Posted by Rob Eshman
Our former Web Editor Jay Firestone was coming over last Sunday to shoot a Foodaism “How to Make Latkes Video.” Neither one of us was overly excited about the prospect. There are a lot of latke how to videos on the Web by now, and I’d already written and posted my magnum latke opus, years ago. What, beyond my unruly Sunday morning hair, did we have to bring to the party?
Jay told me that lying in bed that morning he had an inspiration: a spoof on the nefarious KFC Double Down Chicken Sandwich commercial. The Double Down was introduced a few months ago, but it’s already fast food legend: bacon and cheese sandwiched between two fried chicken breasts. The meat is the bread—get it? I guess it means you double down on fat, sodium and the chance you’ll end up dying at 40 and being buried in a shipping container.
And yes, I know you can get the breasts grilled rather than fried, like that’s the healthy alternative.
Jay stopped at a KFC on the way over to buy the authentic set design elements, and as you’ll see he even Photoshopped my head into the logo.
Story and complete recipe continue after the jump.
When he told me the idea, I figured a Double Down Latke sandwich should have lox, chives and crème fraiche instead of bacon and cheese. But I had to substitute chopped lettuce and onion for the chives. When I went out to the garden, I discovered the goats had mowed my chives down to the nubs. Next week: kosher birria.....
The recipe is below. I’ve begun to make latkes by grating the potatoes directly into water, then wringing them out well in a kitchen towel. It keeps them pearly white and crisp. You can add the chopped or grated onion and garlic right to the water, or after, along with the eggs.
Once the latkes are fried, you slather on crème fraiche or sour cream, lay down your lox, the onion, another shmear of crème fraiche, and that’s your sandwich. It really is delicious—it brought me back to dinners at the old Hamburger Hamlet with my folks, when I’d always order “Those Potatoes,” a huge skillet of hash browns layered with sour cream and, I think, green onions. I’d devour those, looking at the posters on the walls for old productions of Hamlet, thinking—What does Hamlet have to do with this place?
It took me all of 20 minutes to make the Double Down Latke Sandwich. Grate, wring, fry, slather. I could have done it faster, but you’ll notice I spent so much time in hair, makeup and wardrobe.
The quickness makes its own point. I’m a big fan of the Slow Food movement. But don’t let the catchy name fool you. The key distinction isn’t fast food versus slow food, but good food over crap food. You can put together good, healthy, real food in the same amount of time it takes to make or order bad fast food. Sometimes real food does just take longer, but in our daily lives the key is to fill whatever time we have, or make, with the best food we can.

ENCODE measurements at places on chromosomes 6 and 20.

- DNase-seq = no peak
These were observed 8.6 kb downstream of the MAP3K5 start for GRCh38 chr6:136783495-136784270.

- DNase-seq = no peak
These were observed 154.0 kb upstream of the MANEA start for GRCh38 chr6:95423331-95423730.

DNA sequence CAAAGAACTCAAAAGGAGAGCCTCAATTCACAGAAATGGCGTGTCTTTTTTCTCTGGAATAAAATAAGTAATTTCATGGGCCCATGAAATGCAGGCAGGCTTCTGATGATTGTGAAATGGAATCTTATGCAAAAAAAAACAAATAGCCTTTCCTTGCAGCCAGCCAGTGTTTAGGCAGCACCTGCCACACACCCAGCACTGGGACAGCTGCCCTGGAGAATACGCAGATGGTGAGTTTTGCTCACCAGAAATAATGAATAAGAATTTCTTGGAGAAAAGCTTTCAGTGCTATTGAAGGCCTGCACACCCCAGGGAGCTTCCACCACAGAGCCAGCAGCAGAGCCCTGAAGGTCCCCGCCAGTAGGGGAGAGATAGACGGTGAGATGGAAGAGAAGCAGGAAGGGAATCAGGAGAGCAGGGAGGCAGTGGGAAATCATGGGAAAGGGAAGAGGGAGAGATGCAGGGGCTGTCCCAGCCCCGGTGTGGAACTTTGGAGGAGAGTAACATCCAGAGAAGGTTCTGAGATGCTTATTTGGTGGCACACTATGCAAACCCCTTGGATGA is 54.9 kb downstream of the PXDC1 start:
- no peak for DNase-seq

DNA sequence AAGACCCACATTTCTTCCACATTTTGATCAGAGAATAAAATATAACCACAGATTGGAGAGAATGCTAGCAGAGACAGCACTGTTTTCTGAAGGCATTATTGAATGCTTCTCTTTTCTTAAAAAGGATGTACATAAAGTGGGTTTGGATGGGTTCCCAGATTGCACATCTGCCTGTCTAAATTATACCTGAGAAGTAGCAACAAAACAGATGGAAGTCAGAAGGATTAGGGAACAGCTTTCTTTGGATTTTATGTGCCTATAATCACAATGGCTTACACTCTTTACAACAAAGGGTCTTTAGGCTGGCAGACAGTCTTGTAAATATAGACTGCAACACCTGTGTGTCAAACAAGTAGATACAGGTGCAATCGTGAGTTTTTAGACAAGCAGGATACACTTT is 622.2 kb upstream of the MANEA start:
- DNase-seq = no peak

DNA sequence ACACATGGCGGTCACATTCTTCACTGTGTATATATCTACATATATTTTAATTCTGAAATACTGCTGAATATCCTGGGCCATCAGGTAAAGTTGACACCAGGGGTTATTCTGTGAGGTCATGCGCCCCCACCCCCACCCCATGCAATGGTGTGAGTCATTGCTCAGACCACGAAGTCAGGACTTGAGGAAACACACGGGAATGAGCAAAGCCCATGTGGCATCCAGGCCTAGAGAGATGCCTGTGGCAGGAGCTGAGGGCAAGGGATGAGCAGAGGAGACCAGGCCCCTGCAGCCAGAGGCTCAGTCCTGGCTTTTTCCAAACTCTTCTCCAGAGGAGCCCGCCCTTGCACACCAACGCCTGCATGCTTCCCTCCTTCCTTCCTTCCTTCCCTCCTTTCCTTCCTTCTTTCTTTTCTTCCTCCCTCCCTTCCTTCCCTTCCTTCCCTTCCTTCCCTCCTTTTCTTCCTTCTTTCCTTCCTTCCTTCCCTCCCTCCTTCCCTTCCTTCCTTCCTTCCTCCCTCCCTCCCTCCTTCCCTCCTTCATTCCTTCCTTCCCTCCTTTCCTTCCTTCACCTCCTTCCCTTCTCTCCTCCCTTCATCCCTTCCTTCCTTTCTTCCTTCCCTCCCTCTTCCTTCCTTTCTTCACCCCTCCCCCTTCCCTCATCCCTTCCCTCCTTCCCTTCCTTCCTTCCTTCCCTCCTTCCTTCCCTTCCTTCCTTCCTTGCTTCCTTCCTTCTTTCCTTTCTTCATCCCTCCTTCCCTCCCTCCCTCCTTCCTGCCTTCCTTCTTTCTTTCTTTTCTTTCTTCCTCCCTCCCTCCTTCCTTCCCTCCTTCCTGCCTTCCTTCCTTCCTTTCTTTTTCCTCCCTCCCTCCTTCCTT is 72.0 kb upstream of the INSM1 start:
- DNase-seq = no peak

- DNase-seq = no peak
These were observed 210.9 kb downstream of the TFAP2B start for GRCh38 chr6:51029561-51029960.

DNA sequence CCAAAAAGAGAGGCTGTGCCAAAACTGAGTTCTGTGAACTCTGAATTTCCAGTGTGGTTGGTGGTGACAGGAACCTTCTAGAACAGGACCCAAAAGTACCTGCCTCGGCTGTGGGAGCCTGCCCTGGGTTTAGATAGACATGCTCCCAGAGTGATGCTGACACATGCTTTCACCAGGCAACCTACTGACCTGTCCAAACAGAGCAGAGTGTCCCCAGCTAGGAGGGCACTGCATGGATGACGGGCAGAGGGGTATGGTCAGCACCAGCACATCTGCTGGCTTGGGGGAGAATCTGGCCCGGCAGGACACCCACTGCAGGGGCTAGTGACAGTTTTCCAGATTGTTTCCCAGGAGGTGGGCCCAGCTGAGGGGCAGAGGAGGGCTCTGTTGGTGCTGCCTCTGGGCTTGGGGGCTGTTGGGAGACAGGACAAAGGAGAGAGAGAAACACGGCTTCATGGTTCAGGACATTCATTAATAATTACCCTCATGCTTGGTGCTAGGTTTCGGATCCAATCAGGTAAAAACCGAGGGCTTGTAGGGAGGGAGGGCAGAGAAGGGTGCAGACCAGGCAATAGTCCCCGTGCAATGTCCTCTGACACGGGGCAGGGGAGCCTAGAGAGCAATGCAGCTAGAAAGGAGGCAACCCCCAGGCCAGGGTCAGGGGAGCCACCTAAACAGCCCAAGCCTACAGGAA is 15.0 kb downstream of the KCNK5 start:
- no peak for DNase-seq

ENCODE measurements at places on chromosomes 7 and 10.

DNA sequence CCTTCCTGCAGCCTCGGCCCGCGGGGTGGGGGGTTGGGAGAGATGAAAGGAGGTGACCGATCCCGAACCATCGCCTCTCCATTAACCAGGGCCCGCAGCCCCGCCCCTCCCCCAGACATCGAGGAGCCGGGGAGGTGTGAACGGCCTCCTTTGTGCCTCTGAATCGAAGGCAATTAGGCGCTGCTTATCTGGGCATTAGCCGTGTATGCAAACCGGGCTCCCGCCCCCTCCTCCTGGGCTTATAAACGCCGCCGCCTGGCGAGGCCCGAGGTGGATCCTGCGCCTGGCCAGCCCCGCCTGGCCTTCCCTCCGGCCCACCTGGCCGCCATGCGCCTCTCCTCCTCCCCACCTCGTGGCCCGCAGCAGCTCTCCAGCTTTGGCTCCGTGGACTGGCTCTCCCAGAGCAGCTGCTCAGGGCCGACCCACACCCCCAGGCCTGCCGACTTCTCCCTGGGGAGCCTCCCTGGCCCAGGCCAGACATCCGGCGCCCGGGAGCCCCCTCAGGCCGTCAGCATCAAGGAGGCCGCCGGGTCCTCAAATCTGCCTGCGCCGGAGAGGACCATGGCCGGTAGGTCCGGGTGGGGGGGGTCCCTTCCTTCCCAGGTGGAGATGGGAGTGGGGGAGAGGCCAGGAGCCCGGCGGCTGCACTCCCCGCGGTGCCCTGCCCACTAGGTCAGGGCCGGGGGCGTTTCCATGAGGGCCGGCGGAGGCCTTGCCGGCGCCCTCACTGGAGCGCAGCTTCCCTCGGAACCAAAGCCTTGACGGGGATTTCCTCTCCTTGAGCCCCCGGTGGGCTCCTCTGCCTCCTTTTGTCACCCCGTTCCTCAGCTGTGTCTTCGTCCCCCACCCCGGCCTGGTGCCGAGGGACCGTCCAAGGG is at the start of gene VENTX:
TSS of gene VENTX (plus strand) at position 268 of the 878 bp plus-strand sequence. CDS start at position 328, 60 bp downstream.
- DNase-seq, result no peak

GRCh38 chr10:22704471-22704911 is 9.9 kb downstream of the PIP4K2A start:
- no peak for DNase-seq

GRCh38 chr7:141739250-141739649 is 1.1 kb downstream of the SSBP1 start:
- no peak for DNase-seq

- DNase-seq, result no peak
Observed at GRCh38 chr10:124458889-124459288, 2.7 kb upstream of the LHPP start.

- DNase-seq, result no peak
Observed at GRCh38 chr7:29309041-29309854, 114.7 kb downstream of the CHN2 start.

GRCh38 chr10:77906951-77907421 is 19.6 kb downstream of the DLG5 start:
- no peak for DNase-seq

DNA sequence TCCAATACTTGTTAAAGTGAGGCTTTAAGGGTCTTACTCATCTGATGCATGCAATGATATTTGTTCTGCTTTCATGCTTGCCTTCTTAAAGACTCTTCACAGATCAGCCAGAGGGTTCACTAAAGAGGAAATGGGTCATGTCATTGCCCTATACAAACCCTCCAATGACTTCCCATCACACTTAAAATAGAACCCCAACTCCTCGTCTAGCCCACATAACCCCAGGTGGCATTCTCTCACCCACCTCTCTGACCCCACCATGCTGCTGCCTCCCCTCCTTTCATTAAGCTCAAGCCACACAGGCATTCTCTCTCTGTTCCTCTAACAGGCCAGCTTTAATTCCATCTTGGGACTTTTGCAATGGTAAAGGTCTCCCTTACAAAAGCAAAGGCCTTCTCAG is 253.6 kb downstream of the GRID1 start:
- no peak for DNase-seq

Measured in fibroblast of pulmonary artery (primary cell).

By the way, this Double Down Latke Sandwich is just delicious. I mean, wow. Happy Chanukah.
1 pound potatoes
1/2 cup finely chopped onion
2 cloves garlic, smashed
1 large egg, lightly beaten
1 T flour or matzo meal (optional)
1/2 teaspoon salt
freshly ground pepper
grapeseed, olive or peanut oil
lox or smoked salmon
crème fraiche or sour cream
chives or green onion, chopped
chopped lettuce, optional
Preheat oven to 250°F.
Peel potatoes and coarsely grate, directly into a large bowl of cold water.
Soak potatoes 1 to 2 minutes after last batch is added to water, then drain well in a colander.
Spread grated potatoes, garlic and onion on a kitchen towel, roll up and wring out as much liquid as possible.
Transfer potato mixture to a bowl and stir in egg and salt. If it’s too runny add a little flour or matzo meal. Too dry add a little bit more egg.
Heat a large skillet. Add enough oil to cover the bottom plus a bit more. Get the oil hot but not smoking. Use a spoon to potato mixture into skillet, spreading with the back of the spoon into 3 or 4-inch rounds.
Reduce heat to moderate and cook until undersides are very well browned, about 5 minutes. Turn latkes over and cook until undersides are very well browned, about 5 minutes more. You want walnut brown, not beige.
Transfer to paper towels to drain and season with salt. Add more oil to skillet as needed.
Keep latkes warm on a wire rack set in a shallow baking pan in oven.